The angle at which the roof pitch is designed is key in deciding if a hidden gutter is suitable. Too steep and the rain can struggle to run off into gutters, too shallow and some materials may not help drain water into gutters.

2. Roof Drainage Calculation

The size and number of rainwater downpipes required will depend on a number of factors. It is key to undertake a rainwater calculation on your roof before designing hidden gutters. Most manufacturers provide this service. The calculation is based on the area of the roof, slope, materiality, location, safety factor and BS EN12056:2000 requirements amongst possible others.

With this information the flow rate of roof, diameter and frequency required for the outlets can be calculated.

3. What to Do With the Downpipe?

Once a hidden gutter has been detailed, there are three main was of detailing any downpipes required.

I. Adding a visible hopper and downpipe to the façade.

II. Integrating a downpipe into the cladding zone so that it is outside but not visible externally.

III. Integrating the downpipe internally.

4. Access to Downpipes

It is very important, especially in option 2 and 3 that the downpipe has suitable access for maintenance, including leaf clearing and possible leaks. For internal pipework, it is especially necessary to consider thermal bridging, sounds transfer and that more internal space will be used up with the boxing out of pipework.

Detailing Timber Corners

The most important design considerations when detailing timber corners is that there are enough support battens for the cladding, as well as leaving movement joints throughout the cladding and corners to allow for movement. Timber cladding should always have continuous ventilation gap behind to prevent moisture buildup.

There are a huge range of timber corner details that can either be bought pre-formed or cut to size on site. Additionally, other timber sections can be used such as solid timber corners, which create a more framed and robust edge.

Detailing Hidden Gutters in Timber Cladding

Due to the versatility of timber and ease of adaptability on site, timber cladding can be one of the easiest façades to use when integrating hidden gutters. Within timber cladding, downpipes can be designed externally and internally. It is also relatively easy to design downpipes into the cladding zone, just as making an area of timber cladding removable is an easy way to allow for maintenance of the down pipe.

Depending on how much flashing you want visible and how robust you require the detail to be, there are a number of options when detailing timber cladding and hidden gutters. For a more robust option, a bespoke gutter can be installed with the suitable dimensions according to the drainage needed. This should have continuous flashing with a drip detail which drapes over the façade timber cladding. Breather membranes should always be draped into the gutter to allow for any water infiltration into the cavity to drain away from the building.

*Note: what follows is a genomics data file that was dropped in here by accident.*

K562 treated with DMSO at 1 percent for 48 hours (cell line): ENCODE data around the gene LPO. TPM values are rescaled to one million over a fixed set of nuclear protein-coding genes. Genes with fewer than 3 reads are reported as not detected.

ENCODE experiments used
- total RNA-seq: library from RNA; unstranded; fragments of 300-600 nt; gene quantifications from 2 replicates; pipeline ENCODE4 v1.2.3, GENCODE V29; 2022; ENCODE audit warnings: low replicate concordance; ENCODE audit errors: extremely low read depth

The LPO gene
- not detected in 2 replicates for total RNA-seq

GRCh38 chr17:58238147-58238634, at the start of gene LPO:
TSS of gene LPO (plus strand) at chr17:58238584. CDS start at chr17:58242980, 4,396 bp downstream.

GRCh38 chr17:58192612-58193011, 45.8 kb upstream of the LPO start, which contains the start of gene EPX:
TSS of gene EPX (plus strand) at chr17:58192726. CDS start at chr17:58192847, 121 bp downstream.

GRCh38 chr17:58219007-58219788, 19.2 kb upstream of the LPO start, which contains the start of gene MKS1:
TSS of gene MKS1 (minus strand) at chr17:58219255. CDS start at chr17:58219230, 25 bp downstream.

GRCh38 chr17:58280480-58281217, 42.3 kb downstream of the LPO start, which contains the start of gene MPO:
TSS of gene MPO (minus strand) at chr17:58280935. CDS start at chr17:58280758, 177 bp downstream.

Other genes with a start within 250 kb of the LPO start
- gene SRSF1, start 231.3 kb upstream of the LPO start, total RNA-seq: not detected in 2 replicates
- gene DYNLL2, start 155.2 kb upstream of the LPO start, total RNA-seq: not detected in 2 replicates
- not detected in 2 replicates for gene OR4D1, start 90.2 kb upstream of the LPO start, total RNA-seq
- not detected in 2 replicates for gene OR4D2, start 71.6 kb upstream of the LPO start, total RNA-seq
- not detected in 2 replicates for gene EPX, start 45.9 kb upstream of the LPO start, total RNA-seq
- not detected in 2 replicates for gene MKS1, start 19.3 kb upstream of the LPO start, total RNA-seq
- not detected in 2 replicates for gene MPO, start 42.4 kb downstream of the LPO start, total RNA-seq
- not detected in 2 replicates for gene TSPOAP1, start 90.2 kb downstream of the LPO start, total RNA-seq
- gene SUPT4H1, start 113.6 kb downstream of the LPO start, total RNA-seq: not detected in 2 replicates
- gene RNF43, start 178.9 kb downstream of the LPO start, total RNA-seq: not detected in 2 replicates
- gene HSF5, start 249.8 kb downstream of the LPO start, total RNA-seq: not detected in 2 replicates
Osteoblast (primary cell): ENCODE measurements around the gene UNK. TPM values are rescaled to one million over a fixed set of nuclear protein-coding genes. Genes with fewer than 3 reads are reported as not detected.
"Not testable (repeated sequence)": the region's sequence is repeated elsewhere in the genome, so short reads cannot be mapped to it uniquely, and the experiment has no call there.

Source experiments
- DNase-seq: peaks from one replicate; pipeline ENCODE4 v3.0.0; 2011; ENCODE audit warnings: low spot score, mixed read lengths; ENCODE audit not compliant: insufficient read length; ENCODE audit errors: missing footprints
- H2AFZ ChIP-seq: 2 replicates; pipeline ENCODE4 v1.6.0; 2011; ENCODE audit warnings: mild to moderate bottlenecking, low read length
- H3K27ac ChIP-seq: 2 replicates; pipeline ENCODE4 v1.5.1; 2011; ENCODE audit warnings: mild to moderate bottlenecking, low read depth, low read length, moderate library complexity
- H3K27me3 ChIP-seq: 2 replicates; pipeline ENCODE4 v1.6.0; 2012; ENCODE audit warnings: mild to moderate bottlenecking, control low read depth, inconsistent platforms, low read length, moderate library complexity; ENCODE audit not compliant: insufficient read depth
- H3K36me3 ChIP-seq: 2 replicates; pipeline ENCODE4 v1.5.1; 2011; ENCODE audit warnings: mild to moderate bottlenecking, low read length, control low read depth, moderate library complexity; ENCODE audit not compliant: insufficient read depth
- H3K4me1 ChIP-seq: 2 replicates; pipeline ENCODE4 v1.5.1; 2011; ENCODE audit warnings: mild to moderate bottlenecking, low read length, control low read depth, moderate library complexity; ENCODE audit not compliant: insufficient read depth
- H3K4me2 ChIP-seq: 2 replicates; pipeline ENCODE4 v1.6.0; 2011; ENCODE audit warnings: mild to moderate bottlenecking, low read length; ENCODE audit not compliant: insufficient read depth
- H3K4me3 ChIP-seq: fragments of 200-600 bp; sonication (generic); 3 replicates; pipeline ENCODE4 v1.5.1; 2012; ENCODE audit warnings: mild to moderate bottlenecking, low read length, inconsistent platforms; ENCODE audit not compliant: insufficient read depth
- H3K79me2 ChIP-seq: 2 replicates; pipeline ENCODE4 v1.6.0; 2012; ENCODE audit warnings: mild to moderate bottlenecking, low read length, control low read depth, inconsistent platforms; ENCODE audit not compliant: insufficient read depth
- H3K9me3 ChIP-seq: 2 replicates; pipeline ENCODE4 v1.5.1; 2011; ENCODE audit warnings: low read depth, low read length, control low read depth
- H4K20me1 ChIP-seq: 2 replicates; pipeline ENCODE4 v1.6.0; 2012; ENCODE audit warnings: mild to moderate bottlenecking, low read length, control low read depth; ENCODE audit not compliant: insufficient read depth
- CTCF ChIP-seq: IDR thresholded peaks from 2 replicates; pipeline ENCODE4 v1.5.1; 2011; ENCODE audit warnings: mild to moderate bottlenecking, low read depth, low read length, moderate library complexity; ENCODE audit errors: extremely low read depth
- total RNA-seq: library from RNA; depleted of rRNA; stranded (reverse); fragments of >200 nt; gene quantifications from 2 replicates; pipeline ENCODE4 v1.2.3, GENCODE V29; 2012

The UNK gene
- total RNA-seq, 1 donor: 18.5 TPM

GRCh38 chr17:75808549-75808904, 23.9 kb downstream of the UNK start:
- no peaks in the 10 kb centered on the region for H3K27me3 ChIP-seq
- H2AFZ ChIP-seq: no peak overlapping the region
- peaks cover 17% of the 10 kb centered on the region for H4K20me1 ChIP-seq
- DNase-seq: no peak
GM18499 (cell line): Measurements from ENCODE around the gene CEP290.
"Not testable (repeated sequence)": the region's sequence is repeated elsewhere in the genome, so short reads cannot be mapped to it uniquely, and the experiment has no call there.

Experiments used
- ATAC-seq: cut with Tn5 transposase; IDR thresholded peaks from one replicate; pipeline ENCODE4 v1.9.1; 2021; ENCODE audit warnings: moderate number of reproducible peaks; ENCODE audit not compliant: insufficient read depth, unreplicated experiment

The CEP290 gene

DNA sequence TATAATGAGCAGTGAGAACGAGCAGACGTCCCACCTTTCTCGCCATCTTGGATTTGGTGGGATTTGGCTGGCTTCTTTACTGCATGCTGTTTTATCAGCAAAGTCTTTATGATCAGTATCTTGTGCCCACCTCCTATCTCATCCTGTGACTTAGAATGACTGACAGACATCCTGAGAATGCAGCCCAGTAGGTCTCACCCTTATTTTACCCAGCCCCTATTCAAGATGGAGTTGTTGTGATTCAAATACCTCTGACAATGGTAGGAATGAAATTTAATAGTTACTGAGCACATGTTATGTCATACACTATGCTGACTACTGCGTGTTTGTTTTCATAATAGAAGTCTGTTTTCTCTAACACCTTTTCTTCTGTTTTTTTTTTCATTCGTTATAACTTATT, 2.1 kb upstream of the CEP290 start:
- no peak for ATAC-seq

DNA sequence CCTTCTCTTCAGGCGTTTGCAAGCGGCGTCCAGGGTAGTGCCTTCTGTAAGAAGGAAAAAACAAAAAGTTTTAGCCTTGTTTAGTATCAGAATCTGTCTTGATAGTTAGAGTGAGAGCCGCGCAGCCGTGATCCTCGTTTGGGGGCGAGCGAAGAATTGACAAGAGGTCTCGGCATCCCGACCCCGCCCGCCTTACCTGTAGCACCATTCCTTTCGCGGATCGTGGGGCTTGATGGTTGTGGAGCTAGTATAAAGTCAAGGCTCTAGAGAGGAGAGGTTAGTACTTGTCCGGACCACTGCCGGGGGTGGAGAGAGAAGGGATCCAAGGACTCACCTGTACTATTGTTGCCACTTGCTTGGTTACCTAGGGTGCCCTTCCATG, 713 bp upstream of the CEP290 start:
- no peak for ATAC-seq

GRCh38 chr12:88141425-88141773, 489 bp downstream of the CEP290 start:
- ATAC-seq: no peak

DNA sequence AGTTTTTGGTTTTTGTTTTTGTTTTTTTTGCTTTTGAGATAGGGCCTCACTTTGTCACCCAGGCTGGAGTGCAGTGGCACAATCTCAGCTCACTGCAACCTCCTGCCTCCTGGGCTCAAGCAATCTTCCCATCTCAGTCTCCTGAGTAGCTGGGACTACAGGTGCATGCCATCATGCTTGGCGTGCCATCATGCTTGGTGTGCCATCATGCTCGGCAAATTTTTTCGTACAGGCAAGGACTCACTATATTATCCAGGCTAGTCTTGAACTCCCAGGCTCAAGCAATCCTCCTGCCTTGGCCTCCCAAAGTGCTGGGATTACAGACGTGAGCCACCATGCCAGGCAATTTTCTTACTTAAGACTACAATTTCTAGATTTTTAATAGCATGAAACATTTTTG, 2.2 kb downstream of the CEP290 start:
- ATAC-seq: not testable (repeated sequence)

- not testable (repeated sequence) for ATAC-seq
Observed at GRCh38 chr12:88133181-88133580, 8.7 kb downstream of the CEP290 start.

A less robust option is to clad timber over the gutter. The junction between the gutter and timber can be weak and it is therefore key to seal the junction in accordance with the roofing / cladding manufacturers’ recommendations.

Detailing Zinc Corners

When detailing vertical and horizontal standing seam zinc panels, there are a huge range of corner options to choose from. An important consideration when picking the corner design is the proximity to people passing.

If the corner is in an area of high foot traffic, it is desirable to have a folded option so that it is not affected by any knocks from people walking past. If the corner is away from where people have access, a more decorative option can be selected to enhance the edge of the building. It is also important to consider how this corner detail will work with the window surrounds and general standing seam details.

Detailing Hidden Gutters in Zinc Cladding

Most zinc manufacturers can provide generic details for hidden gutters and even calculate the roof drainage requirements. The width, depth and slope of gutters will vary from project to project depending on circumstance such as location and roof pitch.

A key considerations when detailing zinc hidden gutters is maintaining the ventilation throughout — from the base of the cladding to the highest most point. Zinc cladding is normally built over a plywood base and requires ventilation behind. As the gutter and cladding are made from the same material, zinc creates excellent continuity between façade and roof.

Detailing Clay Tile Corners

If detailed correctly, corners to clay tiled buildings can be very elegant. There are a number of options for corners, including using a solid timber corner. Options such as bespoke corner tiles, or painted galvanized steel 45° and 90° angles are more popular options.